Nov 122011
 

Just like the games we play, the fun in learning mathematics is in the challenge. In the post Math is not easy, I argued that we love a sport because of the challenge it presents, the opportunities it gives us to make prediction, analyze, strategize, make our stand and defend it, etc and not because it is easy to play! Learning math is like playing our favorite sport. I shared that post in Math, Math Education, and Culture community in LinkedIn and I got interesting comments and insights.

  1. Andrea Levy • If a game is too easy, it no longer is fun! That is why kids move on to more and more challenging games. Math is fun when it is challenging, but not overwhelming. Chess is a wonderful game because the rules are simple, but the game is more challenging when you play with people who are at, or within a certain range, of your own abilities. If you play with someone who is too far below you in understanding strategy then the game is boring. If you play with someone too far advanced, then the game is frustrating. Learning math is similar. Our challenge as teachers is to find a way to make math challenging without it feeling overwhelming. And yes it can be challenging and fun. Most students learn best through social interaction. We need to provide opportunities for students to struggle individually with an interesting problem, share with a small group their thinking and try to move forward in their understanding of the problem, and then share as a class the different processes and solutions. Then math can be challenging and interesting (fun.)
  2. Jeffrey Topp • I think the problem is more fundamental than math, the challenge is getting students to look for challenges and see conquering those challenges as being fun because ultimately life is about finding out what we are made of. I have always been good in math but received poor grades in high school and didn’t learn anything until I realized that the challenge of solving difficult problems was actually fun. Once I realized that, everything fell into place.Math is a great venue to teach this concept because, frankly, thinking is challenging. As a country, though, we are getting lazy and rather than accepting that there are students who won’t spend the time thinking we change the material to require more memorizing, or process following. This hurts everybody.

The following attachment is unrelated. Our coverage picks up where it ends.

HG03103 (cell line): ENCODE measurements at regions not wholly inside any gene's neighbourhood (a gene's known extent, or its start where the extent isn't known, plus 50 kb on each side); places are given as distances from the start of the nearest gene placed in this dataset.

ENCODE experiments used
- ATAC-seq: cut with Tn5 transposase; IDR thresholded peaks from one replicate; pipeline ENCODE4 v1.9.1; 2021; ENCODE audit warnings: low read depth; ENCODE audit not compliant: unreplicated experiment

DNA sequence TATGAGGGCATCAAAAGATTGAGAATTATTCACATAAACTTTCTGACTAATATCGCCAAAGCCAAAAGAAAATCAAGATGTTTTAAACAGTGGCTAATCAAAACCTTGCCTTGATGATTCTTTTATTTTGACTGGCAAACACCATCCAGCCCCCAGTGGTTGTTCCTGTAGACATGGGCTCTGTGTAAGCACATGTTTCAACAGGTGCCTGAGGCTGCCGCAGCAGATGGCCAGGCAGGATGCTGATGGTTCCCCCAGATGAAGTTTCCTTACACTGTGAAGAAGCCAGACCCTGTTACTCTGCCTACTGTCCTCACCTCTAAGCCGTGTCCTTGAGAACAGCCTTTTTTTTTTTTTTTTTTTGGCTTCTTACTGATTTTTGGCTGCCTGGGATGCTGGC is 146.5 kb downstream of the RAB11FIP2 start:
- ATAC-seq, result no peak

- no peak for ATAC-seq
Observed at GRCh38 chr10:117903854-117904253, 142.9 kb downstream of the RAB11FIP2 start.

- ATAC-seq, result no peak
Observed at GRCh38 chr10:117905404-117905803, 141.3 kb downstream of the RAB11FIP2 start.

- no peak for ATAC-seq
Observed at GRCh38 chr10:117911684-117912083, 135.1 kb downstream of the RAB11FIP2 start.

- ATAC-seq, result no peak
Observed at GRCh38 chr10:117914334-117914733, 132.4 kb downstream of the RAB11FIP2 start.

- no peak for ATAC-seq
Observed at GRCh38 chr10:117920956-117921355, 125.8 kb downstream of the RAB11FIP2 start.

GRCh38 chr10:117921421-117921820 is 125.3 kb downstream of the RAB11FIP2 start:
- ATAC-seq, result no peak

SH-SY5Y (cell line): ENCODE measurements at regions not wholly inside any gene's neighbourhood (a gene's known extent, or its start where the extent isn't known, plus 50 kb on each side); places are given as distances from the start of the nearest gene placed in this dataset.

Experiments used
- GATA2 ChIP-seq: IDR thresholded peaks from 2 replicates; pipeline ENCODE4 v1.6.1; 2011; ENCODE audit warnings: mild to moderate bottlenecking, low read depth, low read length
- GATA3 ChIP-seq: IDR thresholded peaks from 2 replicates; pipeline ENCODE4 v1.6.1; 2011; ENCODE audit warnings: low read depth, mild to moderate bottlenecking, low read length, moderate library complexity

3. Sheldon Dan • I don’t know if math should be “easy,” but it should be understandable. I have taught developmental math at a community college in Memphis, and one of my goals is to help people understand a subject that many fear, especially my students who have not been in a math class in many years. Therefore, my concern is more for them to know why they are doing something as well as how to do it. “Fun” is not really a consideration, and I don’t think it should be. I think if the concepts can be taught in an interesting way, say by the use of manipulatives, that is a bonus, but we can’t lose sight of the fact that there are some things in math which will not be “fun” and they are still necessary in our classes.
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